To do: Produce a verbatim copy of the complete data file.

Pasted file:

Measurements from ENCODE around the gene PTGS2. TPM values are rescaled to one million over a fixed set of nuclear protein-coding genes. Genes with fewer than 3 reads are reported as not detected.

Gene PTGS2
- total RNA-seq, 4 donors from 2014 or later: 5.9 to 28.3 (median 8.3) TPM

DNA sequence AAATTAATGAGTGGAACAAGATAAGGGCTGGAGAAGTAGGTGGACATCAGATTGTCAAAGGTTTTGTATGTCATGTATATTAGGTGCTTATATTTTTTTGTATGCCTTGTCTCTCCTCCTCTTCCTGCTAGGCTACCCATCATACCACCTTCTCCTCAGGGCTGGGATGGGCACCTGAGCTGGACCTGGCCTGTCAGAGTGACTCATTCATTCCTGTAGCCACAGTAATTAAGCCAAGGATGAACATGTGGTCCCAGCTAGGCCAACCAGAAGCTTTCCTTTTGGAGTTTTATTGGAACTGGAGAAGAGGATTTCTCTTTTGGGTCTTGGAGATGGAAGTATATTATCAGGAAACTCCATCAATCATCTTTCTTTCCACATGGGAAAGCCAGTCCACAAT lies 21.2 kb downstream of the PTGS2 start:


Measurements from ENCODE around the gene PTGS2. TPM values are rescaled to one million over a fixed set of nuclear protein-coding genes. Genes with fewer than 3 reads are reported as not detected.

Gene PTGS2
- total RNA-seq, 4 donors from 2014 or later: 5.9 to 28.3 (median 8.3) TPM

DNA sequence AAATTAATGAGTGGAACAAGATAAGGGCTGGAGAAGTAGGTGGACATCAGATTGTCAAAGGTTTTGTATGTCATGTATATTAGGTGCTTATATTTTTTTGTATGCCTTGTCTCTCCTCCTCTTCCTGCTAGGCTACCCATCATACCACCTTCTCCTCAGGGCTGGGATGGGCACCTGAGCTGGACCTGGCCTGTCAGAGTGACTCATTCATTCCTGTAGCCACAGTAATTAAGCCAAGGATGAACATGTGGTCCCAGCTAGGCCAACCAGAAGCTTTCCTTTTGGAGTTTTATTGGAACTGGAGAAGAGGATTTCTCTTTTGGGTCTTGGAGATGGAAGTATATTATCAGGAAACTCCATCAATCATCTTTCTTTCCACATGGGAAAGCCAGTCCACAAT lies 21.2 kb downstream of the PTGS2 start: